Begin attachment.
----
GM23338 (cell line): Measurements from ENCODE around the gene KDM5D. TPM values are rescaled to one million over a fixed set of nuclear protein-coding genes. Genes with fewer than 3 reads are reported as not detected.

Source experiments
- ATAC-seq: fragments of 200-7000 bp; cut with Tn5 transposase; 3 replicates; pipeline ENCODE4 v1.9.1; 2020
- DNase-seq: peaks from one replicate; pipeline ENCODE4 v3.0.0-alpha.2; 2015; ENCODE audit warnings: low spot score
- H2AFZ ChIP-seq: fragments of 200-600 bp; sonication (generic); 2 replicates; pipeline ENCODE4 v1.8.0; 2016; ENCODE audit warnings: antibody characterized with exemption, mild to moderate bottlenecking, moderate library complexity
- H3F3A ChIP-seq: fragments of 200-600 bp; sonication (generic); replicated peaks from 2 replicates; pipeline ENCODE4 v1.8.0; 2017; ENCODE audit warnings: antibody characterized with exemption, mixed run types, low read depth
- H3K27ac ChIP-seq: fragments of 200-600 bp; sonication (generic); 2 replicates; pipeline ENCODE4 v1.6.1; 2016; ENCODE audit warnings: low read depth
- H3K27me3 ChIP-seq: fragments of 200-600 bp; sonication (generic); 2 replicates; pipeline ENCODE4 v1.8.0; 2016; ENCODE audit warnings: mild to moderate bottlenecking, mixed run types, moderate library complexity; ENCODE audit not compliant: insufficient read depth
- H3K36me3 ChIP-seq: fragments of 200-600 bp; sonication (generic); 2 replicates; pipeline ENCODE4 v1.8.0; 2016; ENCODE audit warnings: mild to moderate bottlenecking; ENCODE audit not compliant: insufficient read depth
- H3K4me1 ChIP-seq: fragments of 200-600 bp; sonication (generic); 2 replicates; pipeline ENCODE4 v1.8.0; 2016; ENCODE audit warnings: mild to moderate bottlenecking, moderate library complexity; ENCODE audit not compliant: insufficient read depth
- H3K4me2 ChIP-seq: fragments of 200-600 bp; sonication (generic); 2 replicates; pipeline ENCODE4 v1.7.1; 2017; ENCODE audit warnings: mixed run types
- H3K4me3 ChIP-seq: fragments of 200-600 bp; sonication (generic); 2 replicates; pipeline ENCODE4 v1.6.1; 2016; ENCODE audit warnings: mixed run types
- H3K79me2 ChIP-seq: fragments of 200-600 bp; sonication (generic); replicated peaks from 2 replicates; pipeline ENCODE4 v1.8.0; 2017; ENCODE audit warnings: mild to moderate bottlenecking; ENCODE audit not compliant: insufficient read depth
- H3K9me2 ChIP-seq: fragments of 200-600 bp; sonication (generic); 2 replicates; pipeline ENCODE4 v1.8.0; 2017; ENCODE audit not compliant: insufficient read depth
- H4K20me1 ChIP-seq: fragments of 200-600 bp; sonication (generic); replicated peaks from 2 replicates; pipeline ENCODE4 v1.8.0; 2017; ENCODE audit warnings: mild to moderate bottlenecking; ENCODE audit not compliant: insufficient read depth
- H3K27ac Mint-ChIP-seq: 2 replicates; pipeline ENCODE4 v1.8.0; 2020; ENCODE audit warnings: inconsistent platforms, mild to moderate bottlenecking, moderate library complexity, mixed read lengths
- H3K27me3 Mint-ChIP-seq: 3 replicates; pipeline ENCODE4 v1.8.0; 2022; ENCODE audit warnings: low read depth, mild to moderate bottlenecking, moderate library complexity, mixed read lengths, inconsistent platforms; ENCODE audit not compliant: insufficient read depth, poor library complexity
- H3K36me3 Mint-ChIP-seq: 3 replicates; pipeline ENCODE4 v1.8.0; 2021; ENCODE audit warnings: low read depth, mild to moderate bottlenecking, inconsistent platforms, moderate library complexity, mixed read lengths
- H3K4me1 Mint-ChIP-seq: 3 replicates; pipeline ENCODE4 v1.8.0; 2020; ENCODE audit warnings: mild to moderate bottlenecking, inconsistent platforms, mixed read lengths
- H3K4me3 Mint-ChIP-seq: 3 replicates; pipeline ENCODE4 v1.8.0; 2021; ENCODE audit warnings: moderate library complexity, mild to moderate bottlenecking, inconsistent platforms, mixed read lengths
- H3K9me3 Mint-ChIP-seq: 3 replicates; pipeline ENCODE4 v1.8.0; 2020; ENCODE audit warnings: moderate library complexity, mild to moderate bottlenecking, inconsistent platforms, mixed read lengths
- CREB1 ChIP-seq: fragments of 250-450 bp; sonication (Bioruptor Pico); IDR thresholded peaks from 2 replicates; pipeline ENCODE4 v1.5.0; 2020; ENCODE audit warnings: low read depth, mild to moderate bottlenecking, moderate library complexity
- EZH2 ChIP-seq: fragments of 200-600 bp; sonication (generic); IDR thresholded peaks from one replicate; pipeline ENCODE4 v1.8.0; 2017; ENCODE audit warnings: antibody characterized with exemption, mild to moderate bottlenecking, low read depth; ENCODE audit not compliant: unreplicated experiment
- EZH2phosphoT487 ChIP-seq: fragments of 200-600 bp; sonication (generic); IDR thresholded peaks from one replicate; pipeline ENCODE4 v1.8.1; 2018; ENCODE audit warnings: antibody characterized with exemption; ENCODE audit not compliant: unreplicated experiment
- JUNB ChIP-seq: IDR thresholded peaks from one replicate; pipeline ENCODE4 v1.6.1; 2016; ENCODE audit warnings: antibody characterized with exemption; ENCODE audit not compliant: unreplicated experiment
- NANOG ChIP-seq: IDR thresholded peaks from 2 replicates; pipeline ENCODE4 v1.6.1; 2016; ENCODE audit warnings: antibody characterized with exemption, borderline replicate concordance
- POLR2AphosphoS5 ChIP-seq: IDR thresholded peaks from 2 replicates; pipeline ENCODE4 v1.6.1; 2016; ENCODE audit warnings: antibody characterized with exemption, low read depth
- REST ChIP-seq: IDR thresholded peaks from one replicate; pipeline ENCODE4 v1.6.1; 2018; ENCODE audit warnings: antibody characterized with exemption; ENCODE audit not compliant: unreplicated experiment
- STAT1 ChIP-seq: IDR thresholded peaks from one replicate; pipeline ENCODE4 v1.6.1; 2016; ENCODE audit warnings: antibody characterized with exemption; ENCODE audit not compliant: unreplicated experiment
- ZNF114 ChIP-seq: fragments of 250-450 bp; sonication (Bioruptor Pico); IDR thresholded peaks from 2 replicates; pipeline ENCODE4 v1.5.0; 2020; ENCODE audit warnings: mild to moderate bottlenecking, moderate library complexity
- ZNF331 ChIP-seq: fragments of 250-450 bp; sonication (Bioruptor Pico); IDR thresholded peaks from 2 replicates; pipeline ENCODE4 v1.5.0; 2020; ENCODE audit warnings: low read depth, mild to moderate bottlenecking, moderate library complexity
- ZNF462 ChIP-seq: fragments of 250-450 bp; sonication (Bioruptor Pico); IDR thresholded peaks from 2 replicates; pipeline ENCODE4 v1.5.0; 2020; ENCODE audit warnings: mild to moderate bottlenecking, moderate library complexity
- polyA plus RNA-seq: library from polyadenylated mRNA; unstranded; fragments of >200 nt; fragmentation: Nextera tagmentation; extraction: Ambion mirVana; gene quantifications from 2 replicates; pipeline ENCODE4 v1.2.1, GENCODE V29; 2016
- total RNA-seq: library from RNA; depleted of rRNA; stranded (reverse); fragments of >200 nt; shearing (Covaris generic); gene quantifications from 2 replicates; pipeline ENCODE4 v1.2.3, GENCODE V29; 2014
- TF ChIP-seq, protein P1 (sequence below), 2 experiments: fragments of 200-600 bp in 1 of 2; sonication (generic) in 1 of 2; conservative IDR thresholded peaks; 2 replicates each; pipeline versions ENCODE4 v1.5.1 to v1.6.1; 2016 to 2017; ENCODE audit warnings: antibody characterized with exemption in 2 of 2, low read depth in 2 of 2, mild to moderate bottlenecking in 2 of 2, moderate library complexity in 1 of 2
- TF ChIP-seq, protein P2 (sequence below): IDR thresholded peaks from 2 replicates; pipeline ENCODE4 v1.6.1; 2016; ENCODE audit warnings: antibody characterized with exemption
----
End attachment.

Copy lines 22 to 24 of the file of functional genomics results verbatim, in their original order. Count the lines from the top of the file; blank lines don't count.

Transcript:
- CREB1 ChIP-seq: fragments of 250-450 bp; sonication (Bioruptor Pico); IDR thresholded peaks from 2 replicates; pipeline ENCODE4 v1.5.0; 2020; ENCODE audit warnings: low read depth, mild to moderate bottlenecking, moderate library complexity
- EZH2 ChIP-seq: fragments of 200-600 bp; sonication (generic); IDR thresholded peaks from one replicate; pipeline ENCODE4 v1.8.0; 2017; ENCODE audit warnings: antibody characterized with exemption, mild to moderate bottlenecking, low read depth; ENCODE audit not compliant: unreplicated experiment
- EZH2phosphoT487 ChIP-seq: fragments of 200-600 bp; sonication (generic); IDR thresholded peaks from one replicate; pipeline ENCODE4 v1.8.1; 2018; ENCODE audit warnings: antibody characterized with exemption; ENCODE audit not compliant: unreplicated experiment